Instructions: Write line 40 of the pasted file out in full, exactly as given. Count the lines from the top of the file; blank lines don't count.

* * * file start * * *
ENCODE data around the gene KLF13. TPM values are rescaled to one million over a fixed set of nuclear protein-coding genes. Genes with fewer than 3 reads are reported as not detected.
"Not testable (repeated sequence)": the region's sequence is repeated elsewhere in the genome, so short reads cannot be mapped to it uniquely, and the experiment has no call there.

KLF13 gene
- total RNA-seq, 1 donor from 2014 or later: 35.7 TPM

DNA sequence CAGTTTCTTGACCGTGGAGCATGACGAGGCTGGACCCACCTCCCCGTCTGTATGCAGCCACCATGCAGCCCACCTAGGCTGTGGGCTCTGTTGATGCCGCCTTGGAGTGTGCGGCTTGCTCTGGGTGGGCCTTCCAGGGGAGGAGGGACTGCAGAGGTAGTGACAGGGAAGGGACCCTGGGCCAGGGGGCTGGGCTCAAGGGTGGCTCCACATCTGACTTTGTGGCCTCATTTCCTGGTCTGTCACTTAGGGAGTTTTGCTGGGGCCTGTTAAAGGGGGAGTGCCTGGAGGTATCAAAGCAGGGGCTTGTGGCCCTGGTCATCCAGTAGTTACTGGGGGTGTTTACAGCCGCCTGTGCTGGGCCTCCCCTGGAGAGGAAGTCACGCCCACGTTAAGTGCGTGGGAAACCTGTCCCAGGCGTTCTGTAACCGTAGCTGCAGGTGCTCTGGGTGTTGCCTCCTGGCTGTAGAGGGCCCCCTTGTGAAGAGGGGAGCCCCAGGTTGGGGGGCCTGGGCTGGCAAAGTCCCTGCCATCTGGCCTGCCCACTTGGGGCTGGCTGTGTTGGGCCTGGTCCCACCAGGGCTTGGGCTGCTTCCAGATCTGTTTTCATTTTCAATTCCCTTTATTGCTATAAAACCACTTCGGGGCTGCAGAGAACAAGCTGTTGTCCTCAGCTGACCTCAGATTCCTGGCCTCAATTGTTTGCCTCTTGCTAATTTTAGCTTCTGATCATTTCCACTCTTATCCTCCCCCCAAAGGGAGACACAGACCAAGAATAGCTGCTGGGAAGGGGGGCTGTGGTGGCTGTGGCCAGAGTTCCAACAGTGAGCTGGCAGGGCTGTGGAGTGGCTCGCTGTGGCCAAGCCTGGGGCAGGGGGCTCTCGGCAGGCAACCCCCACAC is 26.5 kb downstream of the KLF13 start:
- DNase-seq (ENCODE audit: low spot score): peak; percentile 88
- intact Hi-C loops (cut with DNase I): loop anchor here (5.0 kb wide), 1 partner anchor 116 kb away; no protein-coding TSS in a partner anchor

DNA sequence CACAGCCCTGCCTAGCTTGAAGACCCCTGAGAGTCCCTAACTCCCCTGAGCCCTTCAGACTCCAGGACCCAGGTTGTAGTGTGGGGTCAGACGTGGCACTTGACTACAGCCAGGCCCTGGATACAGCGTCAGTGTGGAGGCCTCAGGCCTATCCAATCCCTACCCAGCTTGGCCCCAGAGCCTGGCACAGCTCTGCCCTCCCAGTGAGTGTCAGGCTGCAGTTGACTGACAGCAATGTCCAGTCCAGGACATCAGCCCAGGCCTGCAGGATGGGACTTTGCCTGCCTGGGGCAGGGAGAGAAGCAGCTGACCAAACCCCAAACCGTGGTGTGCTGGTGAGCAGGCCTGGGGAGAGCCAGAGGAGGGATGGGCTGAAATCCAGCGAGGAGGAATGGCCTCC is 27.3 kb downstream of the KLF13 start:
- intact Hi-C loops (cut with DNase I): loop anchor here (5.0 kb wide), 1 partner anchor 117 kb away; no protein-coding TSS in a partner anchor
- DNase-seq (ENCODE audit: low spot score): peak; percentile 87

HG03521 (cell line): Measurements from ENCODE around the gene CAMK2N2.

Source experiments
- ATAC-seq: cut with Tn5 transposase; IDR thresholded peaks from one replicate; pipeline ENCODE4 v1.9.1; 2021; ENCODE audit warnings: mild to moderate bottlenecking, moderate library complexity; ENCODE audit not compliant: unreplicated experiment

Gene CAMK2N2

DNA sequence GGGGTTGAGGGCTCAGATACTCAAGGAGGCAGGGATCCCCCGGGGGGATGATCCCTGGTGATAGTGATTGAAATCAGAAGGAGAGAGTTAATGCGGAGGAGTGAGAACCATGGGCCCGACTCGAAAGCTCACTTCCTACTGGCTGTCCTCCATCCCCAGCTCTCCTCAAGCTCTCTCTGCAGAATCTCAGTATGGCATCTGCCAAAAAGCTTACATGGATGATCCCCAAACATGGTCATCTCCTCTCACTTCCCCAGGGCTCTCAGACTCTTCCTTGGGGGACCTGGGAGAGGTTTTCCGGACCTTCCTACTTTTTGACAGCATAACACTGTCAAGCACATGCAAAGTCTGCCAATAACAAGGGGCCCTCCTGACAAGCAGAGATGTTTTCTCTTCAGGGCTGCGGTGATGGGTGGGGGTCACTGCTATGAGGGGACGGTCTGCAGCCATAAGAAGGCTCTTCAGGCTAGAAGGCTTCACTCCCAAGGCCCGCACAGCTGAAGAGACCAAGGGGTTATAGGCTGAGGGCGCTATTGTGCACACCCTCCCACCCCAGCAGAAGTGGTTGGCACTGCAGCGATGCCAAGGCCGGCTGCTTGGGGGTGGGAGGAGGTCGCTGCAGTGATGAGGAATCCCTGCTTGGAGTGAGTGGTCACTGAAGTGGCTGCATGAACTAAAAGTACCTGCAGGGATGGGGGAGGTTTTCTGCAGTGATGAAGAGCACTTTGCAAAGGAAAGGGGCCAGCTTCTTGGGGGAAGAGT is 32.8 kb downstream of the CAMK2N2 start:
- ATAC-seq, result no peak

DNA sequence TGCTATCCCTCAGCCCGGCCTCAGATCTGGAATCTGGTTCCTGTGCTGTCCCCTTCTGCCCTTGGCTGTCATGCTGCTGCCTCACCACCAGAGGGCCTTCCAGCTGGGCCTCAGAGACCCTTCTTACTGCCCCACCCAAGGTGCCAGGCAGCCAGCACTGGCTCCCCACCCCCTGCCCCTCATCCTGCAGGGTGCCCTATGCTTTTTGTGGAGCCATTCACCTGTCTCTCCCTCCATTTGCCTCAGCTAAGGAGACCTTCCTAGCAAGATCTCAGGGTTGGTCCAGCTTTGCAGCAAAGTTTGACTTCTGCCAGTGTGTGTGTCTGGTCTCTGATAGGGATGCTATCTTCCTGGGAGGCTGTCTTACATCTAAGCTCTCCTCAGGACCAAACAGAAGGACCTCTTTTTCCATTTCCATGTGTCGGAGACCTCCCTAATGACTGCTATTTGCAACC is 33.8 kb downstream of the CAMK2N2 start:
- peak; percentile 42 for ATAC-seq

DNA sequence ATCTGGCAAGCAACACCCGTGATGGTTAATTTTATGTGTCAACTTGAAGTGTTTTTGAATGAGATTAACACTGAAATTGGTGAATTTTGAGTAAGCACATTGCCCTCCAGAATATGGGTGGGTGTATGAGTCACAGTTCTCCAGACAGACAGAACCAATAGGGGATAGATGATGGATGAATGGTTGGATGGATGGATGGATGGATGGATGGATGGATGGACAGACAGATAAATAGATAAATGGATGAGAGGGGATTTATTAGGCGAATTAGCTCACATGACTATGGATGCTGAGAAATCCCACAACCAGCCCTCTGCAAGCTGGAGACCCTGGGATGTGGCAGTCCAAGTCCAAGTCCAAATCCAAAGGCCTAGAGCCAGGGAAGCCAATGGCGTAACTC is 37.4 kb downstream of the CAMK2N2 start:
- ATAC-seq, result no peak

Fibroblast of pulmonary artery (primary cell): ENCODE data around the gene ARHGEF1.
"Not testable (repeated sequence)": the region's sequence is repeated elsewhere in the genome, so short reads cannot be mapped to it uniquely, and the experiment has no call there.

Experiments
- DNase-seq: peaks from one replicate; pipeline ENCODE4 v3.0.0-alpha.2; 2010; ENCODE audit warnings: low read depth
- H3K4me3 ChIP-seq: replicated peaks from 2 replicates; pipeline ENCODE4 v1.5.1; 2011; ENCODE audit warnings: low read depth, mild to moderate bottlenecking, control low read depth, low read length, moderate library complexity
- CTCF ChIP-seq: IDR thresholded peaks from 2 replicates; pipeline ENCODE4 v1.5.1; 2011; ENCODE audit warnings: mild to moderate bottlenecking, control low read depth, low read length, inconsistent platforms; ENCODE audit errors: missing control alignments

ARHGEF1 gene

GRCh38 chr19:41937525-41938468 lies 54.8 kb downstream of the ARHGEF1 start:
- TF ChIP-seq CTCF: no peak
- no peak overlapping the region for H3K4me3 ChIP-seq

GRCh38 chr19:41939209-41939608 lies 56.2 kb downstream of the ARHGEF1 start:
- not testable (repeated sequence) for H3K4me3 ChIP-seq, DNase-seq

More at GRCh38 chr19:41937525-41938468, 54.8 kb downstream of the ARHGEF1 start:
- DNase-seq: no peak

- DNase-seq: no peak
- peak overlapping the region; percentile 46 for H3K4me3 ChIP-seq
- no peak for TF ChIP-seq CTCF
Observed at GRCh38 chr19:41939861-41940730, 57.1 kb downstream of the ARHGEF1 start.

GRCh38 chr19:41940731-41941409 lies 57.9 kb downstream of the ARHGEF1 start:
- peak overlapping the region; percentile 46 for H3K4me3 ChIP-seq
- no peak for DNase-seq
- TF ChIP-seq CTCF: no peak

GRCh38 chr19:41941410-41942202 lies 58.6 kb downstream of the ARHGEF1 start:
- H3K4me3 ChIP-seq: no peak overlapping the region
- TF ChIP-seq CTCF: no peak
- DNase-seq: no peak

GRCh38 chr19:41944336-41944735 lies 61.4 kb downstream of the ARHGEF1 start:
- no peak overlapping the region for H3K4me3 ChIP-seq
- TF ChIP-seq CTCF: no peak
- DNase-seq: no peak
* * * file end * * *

- peak overlapping the region; percentile 46 for H3K4me3 ChIP-seq